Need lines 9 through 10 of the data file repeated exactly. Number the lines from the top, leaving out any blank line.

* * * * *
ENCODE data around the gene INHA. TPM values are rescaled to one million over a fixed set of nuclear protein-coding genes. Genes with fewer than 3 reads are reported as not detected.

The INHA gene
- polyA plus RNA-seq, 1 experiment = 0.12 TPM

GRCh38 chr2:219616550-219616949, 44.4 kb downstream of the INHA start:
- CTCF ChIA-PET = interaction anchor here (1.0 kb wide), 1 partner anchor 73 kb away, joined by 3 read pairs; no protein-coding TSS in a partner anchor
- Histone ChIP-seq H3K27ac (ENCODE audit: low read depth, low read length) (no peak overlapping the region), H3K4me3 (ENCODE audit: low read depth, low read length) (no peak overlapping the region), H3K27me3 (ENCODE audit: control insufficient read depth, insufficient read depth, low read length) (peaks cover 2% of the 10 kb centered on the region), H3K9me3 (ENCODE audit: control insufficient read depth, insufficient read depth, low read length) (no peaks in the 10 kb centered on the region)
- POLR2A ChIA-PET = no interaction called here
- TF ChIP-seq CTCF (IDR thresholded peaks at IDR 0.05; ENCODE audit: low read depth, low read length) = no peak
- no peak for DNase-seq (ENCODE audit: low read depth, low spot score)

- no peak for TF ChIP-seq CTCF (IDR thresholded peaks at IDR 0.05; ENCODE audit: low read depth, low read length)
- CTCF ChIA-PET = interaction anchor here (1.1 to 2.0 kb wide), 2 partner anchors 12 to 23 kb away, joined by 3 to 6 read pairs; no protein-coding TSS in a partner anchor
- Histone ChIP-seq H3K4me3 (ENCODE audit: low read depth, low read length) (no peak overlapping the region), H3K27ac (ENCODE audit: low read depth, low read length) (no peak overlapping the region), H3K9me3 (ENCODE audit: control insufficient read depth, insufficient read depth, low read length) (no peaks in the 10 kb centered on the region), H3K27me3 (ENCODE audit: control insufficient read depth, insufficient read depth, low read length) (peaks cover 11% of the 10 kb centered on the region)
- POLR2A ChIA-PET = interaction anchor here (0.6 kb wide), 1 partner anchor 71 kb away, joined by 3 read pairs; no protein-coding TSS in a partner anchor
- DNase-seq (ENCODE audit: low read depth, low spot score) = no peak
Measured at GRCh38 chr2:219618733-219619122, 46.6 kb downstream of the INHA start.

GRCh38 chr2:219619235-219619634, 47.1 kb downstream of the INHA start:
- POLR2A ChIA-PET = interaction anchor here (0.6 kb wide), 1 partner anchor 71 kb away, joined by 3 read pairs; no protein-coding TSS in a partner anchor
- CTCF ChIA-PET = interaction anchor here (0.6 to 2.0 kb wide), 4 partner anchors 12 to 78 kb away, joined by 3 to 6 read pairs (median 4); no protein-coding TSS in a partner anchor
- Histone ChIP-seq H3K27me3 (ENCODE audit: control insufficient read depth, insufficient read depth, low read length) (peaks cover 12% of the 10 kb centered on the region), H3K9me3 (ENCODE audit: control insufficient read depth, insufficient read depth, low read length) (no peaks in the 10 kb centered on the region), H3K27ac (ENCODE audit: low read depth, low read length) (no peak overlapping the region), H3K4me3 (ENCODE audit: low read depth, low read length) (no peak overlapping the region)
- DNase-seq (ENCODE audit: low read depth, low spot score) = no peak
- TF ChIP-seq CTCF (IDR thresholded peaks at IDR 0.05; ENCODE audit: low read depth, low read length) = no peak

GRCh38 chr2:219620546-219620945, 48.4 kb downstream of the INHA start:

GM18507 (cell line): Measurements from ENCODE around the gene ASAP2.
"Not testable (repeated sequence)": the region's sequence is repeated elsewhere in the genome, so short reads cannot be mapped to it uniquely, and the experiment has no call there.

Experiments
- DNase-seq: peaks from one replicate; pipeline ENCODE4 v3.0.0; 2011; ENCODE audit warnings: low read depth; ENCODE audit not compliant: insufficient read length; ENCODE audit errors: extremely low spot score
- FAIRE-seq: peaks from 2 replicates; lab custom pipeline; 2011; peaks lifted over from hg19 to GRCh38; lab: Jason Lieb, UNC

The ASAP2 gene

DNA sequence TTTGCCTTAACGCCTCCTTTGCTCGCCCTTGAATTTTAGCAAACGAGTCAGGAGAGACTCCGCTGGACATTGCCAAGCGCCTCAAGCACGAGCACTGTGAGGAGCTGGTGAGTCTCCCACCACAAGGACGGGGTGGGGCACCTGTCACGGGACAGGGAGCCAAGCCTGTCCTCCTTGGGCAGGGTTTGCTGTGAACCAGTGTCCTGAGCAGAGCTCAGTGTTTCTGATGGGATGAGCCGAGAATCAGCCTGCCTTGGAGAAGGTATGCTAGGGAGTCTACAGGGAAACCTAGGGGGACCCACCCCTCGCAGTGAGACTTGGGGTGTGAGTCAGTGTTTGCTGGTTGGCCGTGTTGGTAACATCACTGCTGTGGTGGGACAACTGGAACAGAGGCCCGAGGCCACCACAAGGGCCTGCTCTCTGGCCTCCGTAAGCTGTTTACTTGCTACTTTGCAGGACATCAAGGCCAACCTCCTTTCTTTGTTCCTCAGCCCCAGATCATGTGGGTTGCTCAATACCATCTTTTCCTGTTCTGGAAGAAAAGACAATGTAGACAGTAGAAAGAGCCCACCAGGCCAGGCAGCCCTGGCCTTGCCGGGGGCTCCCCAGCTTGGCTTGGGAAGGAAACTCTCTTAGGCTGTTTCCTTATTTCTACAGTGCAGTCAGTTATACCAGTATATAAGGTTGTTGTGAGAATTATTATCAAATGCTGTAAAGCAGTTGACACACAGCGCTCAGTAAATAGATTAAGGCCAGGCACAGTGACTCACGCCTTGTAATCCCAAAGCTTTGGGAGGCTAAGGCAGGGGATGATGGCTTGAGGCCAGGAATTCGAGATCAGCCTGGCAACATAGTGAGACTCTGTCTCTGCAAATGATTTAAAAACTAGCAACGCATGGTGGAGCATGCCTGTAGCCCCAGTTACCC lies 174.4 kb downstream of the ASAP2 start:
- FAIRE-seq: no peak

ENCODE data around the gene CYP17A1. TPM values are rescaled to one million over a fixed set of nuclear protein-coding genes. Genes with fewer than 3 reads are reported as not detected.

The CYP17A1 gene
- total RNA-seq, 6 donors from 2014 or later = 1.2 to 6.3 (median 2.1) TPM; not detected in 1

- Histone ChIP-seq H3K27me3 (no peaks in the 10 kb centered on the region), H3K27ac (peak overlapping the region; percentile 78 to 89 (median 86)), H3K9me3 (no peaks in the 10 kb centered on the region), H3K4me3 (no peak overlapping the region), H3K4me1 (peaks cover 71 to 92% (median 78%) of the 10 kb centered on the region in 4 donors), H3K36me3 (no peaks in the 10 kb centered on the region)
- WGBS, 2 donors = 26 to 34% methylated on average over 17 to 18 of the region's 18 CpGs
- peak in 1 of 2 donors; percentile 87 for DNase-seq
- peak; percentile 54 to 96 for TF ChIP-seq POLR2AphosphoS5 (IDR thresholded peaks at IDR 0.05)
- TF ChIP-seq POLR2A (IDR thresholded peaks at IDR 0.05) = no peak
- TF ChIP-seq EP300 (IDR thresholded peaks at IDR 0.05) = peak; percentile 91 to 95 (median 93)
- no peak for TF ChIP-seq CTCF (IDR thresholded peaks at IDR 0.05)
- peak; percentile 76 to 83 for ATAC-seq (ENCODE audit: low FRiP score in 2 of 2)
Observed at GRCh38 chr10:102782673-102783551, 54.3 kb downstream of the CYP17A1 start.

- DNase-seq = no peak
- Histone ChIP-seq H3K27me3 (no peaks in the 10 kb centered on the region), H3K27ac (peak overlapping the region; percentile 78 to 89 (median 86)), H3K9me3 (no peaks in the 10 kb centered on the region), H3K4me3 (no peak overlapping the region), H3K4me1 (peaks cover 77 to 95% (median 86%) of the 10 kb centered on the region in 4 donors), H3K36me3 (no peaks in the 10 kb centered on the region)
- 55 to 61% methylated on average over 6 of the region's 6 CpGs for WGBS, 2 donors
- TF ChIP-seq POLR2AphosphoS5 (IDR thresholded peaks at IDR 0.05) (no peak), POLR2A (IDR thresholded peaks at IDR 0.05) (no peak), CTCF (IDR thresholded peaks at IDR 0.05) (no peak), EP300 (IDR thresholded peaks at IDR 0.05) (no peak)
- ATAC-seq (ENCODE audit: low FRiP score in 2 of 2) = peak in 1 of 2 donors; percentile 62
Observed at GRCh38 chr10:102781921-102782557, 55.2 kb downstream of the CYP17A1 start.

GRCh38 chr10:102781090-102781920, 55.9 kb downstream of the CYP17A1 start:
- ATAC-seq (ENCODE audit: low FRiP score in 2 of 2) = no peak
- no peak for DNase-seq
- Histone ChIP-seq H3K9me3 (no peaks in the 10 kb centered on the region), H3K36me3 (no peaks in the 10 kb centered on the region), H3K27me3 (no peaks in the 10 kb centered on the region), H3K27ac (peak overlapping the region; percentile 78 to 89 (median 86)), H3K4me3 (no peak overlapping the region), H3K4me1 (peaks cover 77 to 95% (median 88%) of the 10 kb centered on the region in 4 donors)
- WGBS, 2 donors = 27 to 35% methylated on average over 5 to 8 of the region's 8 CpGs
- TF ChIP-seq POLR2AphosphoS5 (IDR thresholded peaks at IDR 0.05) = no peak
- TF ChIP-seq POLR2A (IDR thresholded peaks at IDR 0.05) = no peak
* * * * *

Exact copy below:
- no peak for DNase-seq (ENCODE audit: low read depth, low spot score)

- no peak for TF ChIP-seq CTCF (IDR thresholded peaks at IDR 0.05; ENCODE audit: low read depth, low read length)